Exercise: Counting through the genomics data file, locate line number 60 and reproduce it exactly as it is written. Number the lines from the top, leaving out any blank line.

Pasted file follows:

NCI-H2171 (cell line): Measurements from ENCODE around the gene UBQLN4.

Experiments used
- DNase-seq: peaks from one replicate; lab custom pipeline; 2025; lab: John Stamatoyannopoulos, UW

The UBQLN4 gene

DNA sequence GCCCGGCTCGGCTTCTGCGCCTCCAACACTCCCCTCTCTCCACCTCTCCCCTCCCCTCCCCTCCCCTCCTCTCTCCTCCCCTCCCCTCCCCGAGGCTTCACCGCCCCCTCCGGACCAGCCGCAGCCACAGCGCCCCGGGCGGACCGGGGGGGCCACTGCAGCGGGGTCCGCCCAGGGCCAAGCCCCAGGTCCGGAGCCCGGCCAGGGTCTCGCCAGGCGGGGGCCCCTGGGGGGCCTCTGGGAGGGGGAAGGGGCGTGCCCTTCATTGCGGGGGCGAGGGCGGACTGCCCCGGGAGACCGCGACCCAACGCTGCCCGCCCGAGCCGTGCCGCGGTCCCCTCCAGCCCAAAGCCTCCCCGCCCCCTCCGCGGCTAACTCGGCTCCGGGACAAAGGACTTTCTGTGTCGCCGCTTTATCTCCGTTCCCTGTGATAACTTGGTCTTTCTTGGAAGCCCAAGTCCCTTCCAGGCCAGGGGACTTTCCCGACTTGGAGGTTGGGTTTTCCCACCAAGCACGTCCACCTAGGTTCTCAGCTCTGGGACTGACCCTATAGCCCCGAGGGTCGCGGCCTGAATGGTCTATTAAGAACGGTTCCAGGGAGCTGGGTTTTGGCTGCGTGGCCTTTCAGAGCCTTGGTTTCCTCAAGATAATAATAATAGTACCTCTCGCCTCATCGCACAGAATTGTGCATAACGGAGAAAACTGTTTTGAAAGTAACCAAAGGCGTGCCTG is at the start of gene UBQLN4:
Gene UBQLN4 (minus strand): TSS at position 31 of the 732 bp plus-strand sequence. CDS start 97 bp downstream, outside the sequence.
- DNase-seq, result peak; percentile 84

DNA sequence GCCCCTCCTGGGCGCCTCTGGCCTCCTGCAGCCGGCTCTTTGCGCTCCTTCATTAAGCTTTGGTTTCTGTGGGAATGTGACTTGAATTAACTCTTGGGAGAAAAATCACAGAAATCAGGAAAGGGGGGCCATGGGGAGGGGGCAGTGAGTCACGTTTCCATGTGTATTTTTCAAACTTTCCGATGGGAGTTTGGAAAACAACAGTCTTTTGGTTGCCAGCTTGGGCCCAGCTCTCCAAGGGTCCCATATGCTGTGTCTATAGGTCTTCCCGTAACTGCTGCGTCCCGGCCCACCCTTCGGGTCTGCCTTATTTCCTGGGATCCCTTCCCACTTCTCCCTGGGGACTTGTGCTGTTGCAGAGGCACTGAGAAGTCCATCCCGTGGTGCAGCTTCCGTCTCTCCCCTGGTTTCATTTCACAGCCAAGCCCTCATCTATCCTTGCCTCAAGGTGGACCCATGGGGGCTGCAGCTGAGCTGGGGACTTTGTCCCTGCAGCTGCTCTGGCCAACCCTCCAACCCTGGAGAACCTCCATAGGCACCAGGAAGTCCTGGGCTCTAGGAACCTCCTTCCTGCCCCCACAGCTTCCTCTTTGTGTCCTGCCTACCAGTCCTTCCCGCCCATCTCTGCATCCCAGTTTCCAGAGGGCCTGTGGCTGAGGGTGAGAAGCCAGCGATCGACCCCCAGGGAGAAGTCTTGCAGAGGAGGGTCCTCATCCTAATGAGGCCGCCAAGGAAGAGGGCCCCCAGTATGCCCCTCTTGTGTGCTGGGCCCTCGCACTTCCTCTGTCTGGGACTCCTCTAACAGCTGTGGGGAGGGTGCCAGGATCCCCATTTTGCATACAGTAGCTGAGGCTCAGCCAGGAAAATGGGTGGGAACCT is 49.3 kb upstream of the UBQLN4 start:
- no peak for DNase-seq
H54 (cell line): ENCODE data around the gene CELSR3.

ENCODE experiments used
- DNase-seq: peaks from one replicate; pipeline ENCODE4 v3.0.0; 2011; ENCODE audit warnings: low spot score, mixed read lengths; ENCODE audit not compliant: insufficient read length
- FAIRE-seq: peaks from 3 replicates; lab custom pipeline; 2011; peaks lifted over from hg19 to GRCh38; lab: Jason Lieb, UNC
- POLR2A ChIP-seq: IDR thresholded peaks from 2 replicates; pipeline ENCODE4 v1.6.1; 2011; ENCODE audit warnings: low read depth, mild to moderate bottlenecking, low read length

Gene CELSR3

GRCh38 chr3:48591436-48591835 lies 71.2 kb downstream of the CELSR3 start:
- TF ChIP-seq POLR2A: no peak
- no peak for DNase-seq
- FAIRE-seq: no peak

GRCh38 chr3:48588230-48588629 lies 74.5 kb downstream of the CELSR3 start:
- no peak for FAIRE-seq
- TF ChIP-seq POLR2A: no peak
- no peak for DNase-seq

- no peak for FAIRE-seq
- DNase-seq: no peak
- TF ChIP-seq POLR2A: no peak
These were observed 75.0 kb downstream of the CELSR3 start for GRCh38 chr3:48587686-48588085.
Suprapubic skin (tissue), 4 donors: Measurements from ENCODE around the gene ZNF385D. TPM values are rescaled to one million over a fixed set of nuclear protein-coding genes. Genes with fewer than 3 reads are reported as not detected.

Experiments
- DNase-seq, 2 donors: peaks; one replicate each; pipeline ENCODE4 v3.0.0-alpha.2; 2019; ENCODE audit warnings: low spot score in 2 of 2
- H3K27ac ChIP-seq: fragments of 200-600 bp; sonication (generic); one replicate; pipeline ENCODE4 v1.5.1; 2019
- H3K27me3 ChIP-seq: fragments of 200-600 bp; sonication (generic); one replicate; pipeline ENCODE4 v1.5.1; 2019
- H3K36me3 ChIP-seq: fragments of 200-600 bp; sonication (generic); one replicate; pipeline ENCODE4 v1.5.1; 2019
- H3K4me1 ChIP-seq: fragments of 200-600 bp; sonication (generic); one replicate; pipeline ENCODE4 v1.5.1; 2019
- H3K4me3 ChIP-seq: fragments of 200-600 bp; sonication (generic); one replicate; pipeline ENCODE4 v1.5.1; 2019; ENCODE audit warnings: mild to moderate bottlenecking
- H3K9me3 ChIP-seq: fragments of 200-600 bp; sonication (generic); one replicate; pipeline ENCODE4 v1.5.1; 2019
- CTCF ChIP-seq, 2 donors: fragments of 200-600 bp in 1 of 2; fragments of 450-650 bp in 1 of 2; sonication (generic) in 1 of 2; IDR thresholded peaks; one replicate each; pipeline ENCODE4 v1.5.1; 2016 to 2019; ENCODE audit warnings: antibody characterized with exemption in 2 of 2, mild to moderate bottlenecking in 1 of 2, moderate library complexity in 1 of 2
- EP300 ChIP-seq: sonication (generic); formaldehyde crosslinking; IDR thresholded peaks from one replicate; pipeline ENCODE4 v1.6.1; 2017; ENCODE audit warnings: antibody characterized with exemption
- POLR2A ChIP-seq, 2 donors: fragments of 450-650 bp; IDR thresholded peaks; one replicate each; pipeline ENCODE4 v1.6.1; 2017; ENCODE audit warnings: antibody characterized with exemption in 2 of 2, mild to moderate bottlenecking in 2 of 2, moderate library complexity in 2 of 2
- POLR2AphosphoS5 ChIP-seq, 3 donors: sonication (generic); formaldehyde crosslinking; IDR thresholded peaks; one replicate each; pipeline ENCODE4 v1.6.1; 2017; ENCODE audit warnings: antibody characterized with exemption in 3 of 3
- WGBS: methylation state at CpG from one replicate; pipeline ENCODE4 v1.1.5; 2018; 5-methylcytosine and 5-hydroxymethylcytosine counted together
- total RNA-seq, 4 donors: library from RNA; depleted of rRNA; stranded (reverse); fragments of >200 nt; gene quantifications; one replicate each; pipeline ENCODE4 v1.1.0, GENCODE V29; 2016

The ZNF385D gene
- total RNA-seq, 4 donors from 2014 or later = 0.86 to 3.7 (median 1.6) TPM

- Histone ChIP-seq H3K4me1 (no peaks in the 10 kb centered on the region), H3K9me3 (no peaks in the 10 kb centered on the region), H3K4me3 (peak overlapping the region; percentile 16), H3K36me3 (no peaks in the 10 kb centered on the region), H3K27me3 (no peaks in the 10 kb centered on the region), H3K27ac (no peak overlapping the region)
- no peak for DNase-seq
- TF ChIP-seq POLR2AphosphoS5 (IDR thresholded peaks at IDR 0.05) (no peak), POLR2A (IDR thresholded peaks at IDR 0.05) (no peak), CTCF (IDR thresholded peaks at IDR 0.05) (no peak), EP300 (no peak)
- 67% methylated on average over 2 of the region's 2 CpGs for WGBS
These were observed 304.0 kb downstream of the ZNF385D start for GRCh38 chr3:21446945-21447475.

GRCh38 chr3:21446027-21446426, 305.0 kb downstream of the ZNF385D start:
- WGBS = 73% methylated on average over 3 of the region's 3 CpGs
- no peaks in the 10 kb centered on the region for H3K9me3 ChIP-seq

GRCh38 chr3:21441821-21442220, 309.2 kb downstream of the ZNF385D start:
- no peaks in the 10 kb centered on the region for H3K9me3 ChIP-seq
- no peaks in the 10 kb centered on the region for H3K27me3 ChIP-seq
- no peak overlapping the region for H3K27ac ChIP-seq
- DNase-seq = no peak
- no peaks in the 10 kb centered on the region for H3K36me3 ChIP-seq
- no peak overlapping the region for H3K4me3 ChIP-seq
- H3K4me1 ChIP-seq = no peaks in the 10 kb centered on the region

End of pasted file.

- H3K4me1 ChIP-seq = no peaks in the 10 kb centered on the region